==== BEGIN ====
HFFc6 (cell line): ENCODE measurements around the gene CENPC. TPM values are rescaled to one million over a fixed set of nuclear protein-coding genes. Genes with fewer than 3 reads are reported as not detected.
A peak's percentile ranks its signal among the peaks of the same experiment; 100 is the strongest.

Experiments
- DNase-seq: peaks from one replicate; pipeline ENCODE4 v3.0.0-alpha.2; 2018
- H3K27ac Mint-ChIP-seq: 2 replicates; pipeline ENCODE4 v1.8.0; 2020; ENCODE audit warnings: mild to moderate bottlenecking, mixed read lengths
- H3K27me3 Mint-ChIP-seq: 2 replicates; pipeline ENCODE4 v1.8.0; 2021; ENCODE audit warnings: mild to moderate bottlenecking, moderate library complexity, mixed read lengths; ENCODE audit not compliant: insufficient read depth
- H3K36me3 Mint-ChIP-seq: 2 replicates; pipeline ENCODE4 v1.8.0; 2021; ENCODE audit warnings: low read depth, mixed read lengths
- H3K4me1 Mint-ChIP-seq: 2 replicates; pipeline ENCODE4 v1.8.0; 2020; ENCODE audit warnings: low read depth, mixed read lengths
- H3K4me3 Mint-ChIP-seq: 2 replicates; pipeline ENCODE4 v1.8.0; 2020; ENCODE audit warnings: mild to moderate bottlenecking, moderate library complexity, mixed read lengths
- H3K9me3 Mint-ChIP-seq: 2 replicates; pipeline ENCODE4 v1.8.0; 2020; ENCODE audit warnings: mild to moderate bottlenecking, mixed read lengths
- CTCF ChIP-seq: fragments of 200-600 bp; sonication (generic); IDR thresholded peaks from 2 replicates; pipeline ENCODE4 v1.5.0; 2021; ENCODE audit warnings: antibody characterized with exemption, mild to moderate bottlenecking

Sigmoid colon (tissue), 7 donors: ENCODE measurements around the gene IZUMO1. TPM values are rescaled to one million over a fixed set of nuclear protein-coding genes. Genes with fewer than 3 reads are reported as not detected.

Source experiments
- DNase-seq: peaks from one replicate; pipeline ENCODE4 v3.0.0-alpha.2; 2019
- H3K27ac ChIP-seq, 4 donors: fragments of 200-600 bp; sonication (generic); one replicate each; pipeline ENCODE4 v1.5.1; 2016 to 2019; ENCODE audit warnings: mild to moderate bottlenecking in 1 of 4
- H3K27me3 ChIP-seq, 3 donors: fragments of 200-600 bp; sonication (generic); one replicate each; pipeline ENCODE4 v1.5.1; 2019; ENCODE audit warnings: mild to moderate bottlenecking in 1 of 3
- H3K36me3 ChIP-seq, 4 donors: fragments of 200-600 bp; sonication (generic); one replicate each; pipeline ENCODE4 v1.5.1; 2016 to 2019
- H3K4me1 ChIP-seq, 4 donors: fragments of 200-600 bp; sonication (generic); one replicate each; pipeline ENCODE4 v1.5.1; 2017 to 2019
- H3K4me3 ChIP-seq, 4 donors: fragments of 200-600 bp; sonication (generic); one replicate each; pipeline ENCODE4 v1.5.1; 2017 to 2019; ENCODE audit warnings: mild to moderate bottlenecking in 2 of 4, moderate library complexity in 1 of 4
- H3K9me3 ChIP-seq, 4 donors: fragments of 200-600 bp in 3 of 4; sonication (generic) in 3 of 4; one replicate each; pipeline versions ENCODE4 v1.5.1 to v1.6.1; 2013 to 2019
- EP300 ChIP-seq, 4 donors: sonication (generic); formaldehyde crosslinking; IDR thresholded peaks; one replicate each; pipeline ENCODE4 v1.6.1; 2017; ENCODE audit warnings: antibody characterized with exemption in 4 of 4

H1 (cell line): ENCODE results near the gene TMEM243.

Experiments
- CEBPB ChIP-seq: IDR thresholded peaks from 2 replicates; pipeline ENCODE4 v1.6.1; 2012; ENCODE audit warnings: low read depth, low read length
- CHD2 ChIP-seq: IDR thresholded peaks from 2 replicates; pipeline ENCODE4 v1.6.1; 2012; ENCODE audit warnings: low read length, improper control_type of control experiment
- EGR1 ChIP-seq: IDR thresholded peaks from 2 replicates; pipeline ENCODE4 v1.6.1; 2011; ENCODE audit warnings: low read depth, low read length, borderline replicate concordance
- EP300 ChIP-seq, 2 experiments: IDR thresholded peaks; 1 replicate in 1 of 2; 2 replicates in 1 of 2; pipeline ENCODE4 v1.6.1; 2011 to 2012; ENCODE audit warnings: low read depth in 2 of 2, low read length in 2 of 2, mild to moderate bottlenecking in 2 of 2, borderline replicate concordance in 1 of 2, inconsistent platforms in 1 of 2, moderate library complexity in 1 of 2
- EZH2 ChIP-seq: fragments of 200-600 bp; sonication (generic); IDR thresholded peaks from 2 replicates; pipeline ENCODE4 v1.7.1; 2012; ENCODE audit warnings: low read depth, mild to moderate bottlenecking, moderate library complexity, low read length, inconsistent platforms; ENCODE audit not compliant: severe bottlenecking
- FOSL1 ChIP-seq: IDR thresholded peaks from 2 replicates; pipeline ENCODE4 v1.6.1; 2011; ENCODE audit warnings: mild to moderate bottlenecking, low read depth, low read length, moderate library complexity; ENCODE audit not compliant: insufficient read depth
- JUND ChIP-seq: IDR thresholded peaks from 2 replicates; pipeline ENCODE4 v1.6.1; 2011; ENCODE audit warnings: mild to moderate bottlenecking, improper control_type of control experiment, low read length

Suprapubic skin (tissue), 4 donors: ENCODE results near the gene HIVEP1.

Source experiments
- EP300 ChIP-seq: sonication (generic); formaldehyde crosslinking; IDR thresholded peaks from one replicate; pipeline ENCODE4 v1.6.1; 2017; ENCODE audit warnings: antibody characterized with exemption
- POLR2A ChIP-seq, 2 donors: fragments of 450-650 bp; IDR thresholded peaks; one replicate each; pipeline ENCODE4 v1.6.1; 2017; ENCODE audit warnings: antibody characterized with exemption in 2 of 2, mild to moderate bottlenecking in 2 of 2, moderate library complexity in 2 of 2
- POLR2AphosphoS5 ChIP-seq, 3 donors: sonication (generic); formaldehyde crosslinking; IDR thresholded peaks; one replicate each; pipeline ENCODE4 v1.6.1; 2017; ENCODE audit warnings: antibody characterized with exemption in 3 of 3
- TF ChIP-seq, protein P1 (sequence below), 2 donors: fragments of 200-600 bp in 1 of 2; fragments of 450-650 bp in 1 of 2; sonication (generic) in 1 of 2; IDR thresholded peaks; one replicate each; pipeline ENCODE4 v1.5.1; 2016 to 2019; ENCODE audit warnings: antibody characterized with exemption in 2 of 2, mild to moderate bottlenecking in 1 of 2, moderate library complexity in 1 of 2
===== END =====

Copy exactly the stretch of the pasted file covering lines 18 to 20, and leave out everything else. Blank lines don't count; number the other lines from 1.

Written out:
- H3K4me1 ChIP-seq, 4 donors: fragments of 200-600 bp; sonication (generic); one replicate each; pipeline ENCODE4 v1.5.1; 2017 to 2019
- H3K4me3 ChIP-seq, 4 donors: fragments of 200-600 bp; sonication (generic); one replicate each; pipeline ENCODE4 v1.5.1; 2017 to 2019; ENCODE audit warnings: mild to moderate bottlenecking in 2 of 4, moderate library complexity in 1 of 4
- H3K9me3 ChIP-seq, 4 donors: fragments of 200-600 bp in 3 of 4; sonication (generic) in 3 of 4; one replicate each; pipeline versions ENCODE4 v1.5.1 to v1.6.1; 2013 to 2019